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I am working on a highly obfuscated driver that is virtualized. In an attempt to work on this driver I asked a question about some python scripts which turned out not to be effective at all so I decided to delete that question and ask my question directly by explaining all the details so maybe I can find a better solution for my problem.

Driver size is about 3mb and it is packed and when it's loaded on memory it gets around 6mb which shows how much garbage code is actually there, it used anti static analysis methods like jumping to different locations by register, calling API functions using push and ret instructions and getting API addresses using brute force and many more methods that I am not aware.

Now when I am using windbg to analyze the driver I tried the ta instruction which was suggested in the previous question about python script, even 6 hours was not enough to get to that address. As a result I thought about the ideas below but I am not sure if they are working or if there is any open source tool for these ideas so I would really appreciate it if anyone can give me a solution to this problem.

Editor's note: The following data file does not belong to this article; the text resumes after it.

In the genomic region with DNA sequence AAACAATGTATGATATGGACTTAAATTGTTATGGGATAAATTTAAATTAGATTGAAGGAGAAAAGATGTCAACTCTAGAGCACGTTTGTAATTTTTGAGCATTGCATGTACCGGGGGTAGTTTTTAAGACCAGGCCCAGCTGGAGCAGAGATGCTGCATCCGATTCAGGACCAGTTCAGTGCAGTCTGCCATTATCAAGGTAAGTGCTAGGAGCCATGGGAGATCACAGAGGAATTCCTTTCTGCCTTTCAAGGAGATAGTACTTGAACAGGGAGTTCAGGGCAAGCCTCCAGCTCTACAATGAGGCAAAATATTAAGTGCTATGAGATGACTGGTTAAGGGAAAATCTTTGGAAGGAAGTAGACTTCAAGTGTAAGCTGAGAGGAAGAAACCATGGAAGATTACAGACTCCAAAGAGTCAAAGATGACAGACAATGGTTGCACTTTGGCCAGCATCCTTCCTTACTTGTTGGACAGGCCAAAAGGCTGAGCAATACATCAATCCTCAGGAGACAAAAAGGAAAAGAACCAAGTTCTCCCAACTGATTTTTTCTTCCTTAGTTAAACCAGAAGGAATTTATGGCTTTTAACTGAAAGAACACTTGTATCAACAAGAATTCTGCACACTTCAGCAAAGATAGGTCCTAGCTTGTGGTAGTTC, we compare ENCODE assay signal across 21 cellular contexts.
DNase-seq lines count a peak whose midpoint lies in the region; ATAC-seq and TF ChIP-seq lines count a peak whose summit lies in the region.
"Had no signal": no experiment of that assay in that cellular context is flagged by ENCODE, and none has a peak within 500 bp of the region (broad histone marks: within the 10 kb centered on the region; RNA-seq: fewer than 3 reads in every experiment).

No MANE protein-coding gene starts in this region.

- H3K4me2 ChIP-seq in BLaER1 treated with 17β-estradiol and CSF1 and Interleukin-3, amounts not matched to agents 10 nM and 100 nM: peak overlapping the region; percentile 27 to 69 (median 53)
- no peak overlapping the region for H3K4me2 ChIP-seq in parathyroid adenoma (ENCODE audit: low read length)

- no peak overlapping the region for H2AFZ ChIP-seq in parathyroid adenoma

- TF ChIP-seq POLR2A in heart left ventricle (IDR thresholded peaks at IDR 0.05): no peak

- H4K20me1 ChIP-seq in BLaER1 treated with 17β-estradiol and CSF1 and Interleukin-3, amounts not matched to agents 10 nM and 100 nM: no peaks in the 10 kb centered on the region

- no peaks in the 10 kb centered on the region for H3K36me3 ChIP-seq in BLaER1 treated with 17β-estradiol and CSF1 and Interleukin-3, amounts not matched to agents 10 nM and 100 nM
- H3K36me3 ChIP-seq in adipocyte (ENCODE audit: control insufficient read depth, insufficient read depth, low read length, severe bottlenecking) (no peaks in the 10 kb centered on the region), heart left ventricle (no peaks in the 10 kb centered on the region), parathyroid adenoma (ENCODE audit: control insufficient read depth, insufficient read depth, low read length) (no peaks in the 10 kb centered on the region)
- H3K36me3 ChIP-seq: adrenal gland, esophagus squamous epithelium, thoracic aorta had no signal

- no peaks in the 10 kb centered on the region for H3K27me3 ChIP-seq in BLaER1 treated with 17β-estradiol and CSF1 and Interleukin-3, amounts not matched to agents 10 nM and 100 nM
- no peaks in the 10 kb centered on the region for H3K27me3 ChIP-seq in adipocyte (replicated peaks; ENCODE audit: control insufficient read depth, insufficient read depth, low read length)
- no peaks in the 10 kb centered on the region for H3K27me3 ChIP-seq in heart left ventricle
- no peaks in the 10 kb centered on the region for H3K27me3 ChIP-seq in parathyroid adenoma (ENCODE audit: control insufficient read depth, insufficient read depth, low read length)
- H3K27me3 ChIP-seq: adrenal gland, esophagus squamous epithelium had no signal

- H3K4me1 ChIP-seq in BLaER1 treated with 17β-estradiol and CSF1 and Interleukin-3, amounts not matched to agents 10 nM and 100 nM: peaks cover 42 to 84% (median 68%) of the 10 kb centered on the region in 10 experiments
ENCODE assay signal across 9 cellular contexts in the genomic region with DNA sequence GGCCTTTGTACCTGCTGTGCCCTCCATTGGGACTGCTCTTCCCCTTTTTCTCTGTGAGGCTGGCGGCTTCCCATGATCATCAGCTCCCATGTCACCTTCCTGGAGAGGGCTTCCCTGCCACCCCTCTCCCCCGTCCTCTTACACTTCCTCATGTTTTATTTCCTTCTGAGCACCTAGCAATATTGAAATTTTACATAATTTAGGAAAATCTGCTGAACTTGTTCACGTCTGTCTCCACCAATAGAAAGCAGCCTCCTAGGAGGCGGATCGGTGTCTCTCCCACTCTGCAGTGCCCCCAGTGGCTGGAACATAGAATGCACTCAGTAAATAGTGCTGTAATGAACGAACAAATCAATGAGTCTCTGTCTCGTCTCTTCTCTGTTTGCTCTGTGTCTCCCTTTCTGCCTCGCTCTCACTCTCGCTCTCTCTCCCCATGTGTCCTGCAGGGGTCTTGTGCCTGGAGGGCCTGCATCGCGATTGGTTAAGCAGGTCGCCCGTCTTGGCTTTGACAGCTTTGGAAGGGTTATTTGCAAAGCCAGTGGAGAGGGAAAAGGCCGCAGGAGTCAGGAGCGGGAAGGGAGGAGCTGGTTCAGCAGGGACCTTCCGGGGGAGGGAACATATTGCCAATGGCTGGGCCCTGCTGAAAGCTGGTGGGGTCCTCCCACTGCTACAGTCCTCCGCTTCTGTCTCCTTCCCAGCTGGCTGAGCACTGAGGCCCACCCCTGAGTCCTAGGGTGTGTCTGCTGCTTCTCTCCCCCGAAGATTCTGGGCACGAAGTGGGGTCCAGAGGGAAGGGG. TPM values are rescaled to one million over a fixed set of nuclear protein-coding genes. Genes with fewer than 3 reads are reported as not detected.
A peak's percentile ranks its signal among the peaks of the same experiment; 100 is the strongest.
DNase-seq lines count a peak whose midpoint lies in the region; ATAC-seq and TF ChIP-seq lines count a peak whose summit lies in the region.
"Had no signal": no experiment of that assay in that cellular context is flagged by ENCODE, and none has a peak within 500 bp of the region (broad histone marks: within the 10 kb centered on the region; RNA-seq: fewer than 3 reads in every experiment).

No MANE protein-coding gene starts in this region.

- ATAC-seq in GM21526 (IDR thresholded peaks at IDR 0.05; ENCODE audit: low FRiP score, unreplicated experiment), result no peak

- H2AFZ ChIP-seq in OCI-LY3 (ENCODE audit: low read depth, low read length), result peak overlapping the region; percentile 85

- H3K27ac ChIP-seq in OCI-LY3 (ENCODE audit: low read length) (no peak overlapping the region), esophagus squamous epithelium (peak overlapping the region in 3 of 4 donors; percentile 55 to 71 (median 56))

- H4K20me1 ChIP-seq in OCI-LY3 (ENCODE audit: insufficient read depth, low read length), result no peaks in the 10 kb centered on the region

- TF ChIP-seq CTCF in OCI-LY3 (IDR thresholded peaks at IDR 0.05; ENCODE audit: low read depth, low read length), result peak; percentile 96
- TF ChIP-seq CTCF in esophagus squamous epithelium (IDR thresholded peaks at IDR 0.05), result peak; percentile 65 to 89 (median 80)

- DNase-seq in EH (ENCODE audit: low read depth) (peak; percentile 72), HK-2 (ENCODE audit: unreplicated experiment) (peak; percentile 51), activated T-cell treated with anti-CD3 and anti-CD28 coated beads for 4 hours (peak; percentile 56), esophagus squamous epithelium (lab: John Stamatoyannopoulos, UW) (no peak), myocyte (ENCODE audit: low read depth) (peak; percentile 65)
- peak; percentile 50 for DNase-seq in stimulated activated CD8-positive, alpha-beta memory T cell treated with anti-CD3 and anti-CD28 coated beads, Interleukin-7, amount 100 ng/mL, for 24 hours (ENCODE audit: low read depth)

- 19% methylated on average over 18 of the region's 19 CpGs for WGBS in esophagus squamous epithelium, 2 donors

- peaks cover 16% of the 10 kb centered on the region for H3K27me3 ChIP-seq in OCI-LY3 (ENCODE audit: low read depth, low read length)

1. Using DTrace is one of the ideas that I tried, the problem is, driver detecting both debugger and my virtual machine so when I am using sc command to run the driver, its getting closed immediately so I do not know how can I use DTrace since I am not familiar that much with the tool.

  2. Using or writing an IRP tracker so I can find out what functions get called when I am using sc command. I found out OSR has a tool for this purpose but sadly it is not working for windows 11 but maybe there is an open source tool for this idea.

Tldr; Working on a virtualized and heavily mutated driver with tons of fake calls that hide all import functions and getting addresses using brute forcing memory I need a way to find all those functions.

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  • You might be better off working on the driver when it isn't loaded, maybe copy the binary to another system and analyse it statically so that you can disable the debugger detection. I say driver but this sounds like a rootkit or endpoint security product. Commented Oct 10, 2022 at 22:52

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